Michael Francis Delaney is 72 years old and figures, as the boxes pile up in his office at the University of Montana, there’s only been 6-7 years since 1964 when he didn’t coach.
“But four of them I was athletic director at (Montana) Tech,” he adds.
That was in the 1980s, after Sonny Lubick was let go at Montana State University in 1981 and before Delaney became head coach and athletic director at Montana-Western in 1991.
He holds Western in high esteem, having played football for the Bulldogs from 1961-64. They had some excellent teams – the 1963 team was recently inducted into the school’s athletic hall of fame – and he had a great time both times he settled there.
“I was completely happy at Western,” he said. “I liked Dillon, went to school there, had an aunt and uncle there. I could have been very content to stay in Dillon until now. Or whenever I retired.”
Fate intervened. Lubick, fresh off a couple national championships as defensive coordinator at Miami, was hired as Colorado State’s head coach in 1993. The Rams hadn’t been good, but Lubick endeavored to hire good assistants and recruit well enough to change the program’s image.
One of the first guys Lubick called was Mick Delaney.
Time flies, doesn’t it. It’s been two decades and if Delaney didn’t imagine landing in Fort Collins, Colorado from Dillon, he couldn’t have predicted what has happened since.
Delaney has been back at Montana for seven seasons, the last three as head coach after a short-lived – five weeks, give or take – retirement in 2012.
A couple Saturdays ago it all ended, with the Grizzlies’ 37-20 loss on the red turf at Eastern Washington.
Delaney’s first college coaching job had been in Missoula, when he became UM’s wrestling coach in 1968, and now the circle was complete.
“To have it end the way it did, by coming back here and being the head coach – it was not even supposed to happen,” he said. “And it did. I’m so blessed and so fortunate that God put me in a place to spend three years with this group of seniors. Four and five years for some of them.”
Delaney came back to Missoula after CSU let Lubick go after the 2007 season, but had no plan on coaching until he came to the funeral for Bob Hauck, Sr., in March of 2008.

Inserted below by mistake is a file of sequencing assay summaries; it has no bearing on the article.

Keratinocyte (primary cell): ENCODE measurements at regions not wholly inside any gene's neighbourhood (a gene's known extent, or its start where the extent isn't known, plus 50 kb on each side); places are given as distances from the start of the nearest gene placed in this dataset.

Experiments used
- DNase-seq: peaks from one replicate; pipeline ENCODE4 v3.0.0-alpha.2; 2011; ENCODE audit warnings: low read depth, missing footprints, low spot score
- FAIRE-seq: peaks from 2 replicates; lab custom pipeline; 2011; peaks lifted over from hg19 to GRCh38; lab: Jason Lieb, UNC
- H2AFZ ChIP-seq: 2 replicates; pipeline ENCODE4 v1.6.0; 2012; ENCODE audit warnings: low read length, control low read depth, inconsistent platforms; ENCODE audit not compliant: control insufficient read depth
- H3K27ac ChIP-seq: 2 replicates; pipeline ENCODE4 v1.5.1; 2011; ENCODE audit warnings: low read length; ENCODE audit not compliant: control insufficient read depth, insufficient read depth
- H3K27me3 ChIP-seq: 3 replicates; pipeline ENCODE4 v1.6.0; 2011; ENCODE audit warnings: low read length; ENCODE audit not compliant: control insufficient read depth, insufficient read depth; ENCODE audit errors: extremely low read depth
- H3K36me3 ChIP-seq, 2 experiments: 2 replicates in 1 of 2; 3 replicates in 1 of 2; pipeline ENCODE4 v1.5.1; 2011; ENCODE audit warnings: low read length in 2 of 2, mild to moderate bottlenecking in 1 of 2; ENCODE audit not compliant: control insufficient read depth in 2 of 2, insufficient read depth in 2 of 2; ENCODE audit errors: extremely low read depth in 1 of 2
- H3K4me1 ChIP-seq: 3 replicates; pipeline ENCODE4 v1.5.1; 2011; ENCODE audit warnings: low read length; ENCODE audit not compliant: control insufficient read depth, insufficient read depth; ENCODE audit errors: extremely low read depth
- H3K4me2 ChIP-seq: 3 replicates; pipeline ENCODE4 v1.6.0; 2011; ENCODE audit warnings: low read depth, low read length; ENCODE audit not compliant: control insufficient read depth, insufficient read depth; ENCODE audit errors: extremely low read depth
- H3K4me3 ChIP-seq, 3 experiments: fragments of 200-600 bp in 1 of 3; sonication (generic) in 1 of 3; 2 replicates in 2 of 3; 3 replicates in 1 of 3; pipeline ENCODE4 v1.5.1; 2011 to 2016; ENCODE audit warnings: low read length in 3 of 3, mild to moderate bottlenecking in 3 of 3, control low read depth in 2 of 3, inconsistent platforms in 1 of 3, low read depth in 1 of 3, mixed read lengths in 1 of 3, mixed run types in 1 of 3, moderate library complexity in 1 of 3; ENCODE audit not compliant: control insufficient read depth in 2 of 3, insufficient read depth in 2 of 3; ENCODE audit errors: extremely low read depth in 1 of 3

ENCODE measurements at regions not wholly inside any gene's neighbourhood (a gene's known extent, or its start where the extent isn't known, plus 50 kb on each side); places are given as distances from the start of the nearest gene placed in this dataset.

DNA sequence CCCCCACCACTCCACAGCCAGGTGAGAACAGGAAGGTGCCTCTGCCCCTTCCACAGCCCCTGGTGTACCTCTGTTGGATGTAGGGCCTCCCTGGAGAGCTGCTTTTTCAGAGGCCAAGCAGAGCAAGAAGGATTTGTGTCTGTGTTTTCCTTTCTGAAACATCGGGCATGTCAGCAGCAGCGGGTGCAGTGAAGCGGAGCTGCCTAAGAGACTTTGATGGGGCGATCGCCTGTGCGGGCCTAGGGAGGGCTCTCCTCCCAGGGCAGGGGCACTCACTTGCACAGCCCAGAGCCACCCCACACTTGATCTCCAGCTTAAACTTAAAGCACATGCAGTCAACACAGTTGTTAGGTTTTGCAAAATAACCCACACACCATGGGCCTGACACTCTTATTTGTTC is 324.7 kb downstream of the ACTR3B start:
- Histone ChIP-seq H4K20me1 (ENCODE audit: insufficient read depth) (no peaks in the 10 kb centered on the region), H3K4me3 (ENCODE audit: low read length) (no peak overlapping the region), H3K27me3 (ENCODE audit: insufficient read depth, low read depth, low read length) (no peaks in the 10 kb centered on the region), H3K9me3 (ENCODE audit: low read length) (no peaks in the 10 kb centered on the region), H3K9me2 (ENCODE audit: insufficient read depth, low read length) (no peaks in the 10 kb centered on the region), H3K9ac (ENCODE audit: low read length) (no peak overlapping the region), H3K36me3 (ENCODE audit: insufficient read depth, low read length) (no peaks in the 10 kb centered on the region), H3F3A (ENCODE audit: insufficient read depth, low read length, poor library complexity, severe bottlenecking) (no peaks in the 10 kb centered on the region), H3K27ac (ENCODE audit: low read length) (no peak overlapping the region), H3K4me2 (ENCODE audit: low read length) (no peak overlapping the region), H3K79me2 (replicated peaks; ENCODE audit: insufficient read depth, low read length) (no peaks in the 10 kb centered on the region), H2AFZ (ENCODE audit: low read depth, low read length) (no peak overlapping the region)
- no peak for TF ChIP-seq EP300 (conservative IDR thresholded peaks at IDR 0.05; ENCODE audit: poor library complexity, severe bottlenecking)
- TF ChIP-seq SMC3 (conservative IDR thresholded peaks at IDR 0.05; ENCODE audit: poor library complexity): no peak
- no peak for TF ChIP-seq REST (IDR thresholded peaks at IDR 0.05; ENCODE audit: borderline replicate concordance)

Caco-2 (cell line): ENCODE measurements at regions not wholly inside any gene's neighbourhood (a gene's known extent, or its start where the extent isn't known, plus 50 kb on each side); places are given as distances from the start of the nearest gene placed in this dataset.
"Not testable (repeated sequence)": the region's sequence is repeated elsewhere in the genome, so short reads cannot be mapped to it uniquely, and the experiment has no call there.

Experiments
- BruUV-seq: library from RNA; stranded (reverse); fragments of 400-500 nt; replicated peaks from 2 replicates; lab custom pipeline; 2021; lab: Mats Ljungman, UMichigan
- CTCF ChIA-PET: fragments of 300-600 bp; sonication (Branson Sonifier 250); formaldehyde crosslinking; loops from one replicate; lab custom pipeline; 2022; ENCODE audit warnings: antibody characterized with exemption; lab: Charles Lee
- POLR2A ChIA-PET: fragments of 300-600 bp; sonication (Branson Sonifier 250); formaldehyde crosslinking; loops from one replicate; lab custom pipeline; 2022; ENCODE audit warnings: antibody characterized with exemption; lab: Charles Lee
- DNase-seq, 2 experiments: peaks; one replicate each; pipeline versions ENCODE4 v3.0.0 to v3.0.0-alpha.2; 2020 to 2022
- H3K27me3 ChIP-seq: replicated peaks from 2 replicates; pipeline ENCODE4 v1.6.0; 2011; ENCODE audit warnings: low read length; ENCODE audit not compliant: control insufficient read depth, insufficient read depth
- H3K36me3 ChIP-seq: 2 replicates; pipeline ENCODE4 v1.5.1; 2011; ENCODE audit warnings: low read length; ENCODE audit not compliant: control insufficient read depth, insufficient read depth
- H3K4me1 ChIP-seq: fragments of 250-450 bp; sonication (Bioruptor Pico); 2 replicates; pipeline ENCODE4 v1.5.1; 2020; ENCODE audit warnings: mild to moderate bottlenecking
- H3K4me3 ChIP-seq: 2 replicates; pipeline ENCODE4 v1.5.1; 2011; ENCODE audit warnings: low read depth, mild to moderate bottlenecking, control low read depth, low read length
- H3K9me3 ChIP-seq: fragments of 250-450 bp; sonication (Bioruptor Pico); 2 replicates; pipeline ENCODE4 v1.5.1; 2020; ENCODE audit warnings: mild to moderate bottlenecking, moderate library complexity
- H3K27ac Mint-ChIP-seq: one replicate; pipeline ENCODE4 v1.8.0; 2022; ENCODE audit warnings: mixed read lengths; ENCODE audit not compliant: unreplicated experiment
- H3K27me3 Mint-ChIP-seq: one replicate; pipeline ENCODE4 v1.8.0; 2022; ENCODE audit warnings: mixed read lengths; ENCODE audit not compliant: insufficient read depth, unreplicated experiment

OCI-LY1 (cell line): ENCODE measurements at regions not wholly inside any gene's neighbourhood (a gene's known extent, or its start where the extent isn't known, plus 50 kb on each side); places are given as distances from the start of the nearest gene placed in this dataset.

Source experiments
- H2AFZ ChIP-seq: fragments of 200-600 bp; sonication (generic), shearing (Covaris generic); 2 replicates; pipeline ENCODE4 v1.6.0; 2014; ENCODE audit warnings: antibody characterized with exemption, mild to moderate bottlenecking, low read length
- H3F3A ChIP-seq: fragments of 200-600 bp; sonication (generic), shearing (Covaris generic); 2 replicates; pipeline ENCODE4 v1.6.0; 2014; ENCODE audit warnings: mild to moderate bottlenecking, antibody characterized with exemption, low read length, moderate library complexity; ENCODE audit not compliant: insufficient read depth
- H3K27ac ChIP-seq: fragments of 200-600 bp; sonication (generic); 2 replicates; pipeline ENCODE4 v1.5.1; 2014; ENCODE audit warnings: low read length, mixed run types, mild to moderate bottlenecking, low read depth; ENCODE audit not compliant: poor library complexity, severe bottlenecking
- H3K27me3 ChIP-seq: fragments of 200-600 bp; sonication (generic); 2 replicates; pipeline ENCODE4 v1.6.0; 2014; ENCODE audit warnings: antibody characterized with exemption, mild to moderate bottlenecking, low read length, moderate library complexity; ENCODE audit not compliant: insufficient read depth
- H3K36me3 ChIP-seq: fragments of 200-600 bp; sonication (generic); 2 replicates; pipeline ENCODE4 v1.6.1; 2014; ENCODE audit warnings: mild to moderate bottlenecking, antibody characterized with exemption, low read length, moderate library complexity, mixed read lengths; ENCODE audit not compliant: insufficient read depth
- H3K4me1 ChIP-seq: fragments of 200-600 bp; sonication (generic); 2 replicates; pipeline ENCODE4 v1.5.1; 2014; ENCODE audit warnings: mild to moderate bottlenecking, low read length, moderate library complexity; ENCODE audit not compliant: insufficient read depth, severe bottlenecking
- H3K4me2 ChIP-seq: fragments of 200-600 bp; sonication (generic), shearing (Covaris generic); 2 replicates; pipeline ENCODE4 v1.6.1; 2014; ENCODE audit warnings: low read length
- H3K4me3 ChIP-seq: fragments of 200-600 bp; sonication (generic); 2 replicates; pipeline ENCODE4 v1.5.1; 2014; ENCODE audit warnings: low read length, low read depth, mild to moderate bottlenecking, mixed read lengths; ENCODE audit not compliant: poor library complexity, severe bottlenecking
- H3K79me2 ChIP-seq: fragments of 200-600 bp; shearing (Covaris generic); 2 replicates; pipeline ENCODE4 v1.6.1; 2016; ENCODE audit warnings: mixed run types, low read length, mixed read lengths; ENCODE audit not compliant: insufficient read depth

“I was possibly going to scout for the Texans,” Delaney said. “It was about the same time Tim (Hauck) was leaving, and Bobby had talked to a couple people and for whatever reason, those two people couldn’t take the running backs job.
“He told me he couldn’t pay me much more than nothing. I said, ‘I’d need a little more than nothing – enough to play a little golf and make my house payment.’
“It was good. Those two years with Bobby were excellent. I was happy to be able to work with him and the guys that worked with him. They’re still my dear friends.”
The friends add up over seven decades. Delaney, who grew up a couple houses from Hauck, Sr., on Butte’s Westside, took his first job at Butte Central, and assisted then-Maroons’ coach Bob Petrino.
He was at UM during the Jack Swarthout era and hoped to land a full-time job as a football assistant with the Griz. When that didn’t get approved, Swarthout helped Delaney get a job teaching English and coaching wrestling at Great Falls High, where Bill Swarthout was superintendent.
Delaney joined Gene Carlson’s football staff, and took over the Bison when Carlson left after the 1973 season. Delaney’s Bison won the State AA title in 1974; his wrestling team won a title as well, in 1972.
“Great Falls was very good for me,” he said.
Delaney moved to MSU in 1978 to join Lubick’s first staff as a head coach. When Lubick was fired, Delaney was on the verge of becoming head coach at Bozeman High. He’d started a weight program and figured he’d have a teaching job when a mill levy passed.
When it failed, twice, Delaney moved back to Butte work sold insurance and helped his brother Charlie run the Vu Villa Bar.
It was a tough time. Delaney’s first wife was losing a battle with cancer, and the idea of pursuing another, possibly distant coaching job wasn’t reasonable.
After his wife passed, he had another problem.
“Drinking’s a funny deal,” Delaney says now. “You got to the point where you drank when you won and then you drank when you lost. So you drank all the time.”
Working in a bar didn’t help. Living in Butte didn’t help either.